Wednesday, March 7, 2012

Testing your RFC hosted in BizTalk from SAP

In a recent blog post I discussed how you would host an RFC in BizTalk that SAP could call.  I thought it would be helpful if I also included a post that would discuss how you can test your BizTalk Hosted RFC.  Like most BizTalk Developers, I wanted to be able to perform some tests on my own without bothering our SAP team.  So by following these steps I was able to perform some tests on my own.

NOTE: Performing the following steps will require developer permissions in SAP. I suspect that with this kind of access I could get myself in all kinds of trouble.  Luckily for me, our SAP Security team didn’t ask me too many questions when I requested access.  Smile



  • Execute the SE37 “ABAB Function Modules” transaction.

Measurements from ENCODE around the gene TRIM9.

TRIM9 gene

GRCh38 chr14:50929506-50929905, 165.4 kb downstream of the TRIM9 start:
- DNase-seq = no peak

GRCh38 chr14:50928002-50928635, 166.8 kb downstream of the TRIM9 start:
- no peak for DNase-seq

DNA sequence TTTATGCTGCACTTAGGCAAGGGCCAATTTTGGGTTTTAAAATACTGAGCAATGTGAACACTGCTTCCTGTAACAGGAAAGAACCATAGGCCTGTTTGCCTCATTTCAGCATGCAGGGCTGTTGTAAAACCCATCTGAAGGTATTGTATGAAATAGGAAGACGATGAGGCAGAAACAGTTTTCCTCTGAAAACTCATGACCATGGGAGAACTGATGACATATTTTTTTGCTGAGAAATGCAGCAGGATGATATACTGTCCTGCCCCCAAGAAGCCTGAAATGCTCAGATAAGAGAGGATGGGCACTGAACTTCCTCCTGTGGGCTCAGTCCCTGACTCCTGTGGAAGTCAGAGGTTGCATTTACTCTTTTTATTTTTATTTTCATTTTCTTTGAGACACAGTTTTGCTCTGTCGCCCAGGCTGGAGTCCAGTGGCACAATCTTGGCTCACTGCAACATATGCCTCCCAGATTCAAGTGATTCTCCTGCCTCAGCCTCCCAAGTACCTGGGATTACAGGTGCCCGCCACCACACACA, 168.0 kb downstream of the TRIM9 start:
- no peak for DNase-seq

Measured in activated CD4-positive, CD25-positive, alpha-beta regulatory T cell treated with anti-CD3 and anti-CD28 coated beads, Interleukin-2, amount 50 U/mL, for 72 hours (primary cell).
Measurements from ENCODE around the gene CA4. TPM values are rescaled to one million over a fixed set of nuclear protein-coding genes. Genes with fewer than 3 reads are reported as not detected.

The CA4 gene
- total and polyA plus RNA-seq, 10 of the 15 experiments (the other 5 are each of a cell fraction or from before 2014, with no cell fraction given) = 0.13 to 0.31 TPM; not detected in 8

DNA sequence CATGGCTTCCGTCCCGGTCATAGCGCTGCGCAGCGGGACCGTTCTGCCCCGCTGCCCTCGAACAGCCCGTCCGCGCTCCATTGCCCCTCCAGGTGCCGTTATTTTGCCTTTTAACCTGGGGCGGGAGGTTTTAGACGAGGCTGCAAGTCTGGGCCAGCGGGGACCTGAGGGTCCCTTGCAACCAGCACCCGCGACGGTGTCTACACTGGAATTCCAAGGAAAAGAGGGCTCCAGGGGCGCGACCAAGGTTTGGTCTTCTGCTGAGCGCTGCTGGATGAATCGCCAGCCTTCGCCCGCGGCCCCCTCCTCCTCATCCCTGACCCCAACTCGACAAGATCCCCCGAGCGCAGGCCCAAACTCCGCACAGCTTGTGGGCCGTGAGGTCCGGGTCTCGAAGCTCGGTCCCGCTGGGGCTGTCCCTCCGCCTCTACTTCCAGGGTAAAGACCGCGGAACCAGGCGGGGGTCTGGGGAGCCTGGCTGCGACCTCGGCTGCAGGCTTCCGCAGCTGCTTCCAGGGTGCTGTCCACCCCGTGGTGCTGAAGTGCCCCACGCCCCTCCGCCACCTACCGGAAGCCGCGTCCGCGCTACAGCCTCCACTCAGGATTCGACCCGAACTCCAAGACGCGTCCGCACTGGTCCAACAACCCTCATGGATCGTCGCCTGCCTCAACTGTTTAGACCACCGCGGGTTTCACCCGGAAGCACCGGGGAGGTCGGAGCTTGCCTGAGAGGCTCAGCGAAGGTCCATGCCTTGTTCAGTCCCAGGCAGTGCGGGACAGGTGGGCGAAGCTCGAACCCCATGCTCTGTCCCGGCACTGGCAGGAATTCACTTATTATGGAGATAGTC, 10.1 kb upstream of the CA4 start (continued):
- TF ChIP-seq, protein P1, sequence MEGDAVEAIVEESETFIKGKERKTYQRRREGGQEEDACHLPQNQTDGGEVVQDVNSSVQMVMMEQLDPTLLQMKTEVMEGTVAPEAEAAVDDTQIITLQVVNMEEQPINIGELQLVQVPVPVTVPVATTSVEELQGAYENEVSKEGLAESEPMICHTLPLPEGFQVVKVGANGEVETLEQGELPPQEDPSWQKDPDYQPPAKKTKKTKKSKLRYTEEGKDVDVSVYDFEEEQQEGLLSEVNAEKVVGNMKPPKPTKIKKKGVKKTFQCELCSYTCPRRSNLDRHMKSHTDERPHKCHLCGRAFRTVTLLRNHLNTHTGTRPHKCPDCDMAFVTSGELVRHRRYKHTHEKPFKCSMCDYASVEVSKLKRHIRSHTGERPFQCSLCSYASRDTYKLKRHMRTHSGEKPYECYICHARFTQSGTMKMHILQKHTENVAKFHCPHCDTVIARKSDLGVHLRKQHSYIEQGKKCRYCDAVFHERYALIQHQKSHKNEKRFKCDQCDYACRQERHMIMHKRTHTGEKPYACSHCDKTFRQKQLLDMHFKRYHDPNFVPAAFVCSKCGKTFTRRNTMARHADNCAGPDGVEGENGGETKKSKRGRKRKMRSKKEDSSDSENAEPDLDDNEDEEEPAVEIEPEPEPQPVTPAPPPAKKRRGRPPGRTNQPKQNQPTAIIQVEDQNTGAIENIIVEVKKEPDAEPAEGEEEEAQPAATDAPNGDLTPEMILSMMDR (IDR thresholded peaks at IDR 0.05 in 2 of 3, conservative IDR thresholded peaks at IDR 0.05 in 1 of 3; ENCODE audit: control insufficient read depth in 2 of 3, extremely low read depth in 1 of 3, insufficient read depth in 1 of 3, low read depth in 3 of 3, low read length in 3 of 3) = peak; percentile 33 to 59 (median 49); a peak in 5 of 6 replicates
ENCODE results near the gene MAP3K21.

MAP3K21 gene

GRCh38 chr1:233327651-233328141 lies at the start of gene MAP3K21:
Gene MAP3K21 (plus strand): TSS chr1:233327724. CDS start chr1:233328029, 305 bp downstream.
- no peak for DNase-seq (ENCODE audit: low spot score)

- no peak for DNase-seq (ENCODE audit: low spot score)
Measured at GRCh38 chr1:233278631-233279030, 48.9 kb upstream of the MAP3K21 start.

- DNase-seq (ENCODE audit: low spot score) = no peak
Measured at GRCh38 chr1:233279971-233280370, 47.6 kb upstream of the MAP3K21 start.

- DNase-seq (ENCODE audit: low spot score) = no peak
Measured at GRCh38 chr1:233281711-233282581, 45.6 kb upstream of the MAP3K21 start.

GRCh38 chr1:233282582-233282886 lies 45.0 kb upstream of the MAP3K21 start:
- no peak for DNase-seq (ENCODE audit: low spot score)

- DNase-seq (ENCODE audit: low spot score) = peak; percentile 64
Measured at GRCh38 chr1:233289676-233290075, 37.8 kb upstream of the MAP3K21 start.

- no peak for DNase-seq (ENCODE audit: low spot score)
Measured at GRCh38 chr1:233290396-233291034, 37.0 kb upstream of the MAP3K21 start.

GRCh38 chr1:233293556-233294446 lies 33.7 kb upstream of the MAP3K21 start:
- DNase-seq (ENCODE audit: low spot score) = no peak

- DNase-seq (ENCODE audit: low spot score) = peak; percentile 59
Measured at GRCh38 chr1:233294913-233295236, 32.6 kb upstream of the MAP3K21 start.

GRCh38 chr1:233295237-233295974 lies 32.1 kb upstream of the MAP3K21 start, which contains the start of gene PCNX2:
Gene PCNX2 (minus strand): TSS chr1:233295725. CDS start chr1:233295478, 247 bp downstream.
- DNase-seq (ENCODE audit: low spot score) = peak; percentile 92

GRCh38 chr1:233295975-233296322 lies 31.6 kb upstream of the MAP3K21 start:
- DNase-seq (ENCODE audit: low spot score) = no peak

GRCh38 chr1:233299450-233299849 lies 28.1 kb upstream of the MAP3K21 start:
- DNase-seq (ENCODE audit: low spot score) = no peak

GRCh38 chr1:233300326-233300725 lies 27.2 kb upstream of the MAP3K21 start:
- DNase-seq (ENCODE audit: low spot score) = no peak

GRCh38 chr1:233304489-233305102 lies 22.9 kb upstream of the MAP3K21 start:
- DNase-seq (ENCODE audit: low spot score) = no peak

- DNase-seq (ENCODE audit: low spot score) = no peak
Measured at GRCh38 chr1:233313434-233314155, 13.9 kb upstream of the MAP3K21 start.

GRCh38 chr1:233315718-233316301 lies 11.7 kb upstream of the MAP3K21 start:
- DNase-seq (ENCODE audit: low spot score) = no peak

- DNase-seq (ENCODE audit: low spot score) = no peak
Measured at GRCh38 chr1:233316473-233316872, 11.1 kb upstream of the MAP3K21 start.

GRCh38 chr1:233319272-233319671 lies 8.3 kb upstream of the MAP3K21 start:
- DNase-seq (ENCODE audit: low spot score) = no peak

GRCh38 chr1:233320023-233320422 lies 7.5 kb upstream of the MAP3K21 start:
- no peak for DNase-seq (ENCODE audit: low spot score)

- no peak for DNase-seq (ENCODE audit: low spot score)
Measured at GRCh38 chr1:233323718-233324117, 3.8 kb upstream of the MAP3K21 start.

• Type in the name of your Function Module.  In my case it is ZISU_RFC_ADD and then click the Test/Execute button highlighted in Red or press F8


  • We now have the opportunity to provide our inputs.  If you recall from my previous post, this RFC will accept two integer inputs and then provided the sum in the response message.  Once we have our two inputs populated we can click on the Execute button (highlighted in red) or click the F8 button.


  • Our result will now be displayed on screen and we will discover how long it took to get the result.



So what happens if BizTalk is not available when you perform one of these tests?  I was curious as well so I simply disabled my receive location, executed my test and received the following result.


Its not pretty but it describes that the “program BizTalk_Z_Add” is not registered.  This is saying that our listener that is using this Program ID is not online. This is a similar error message that we receive during a failed Connected Client test from SM59.


SAP can be a very large and daunting system at times but the more and more I get into it the more comfortable  I feel about its ability to integrate with other systems.  Tools like this one (SE37) and the IDOC resubmit transaction(WE19) can be a BizTalk dev’s best friend when integrating with SAP.

Tuesday, March 6, 2012

SAP calling RFC hosted in BizTalk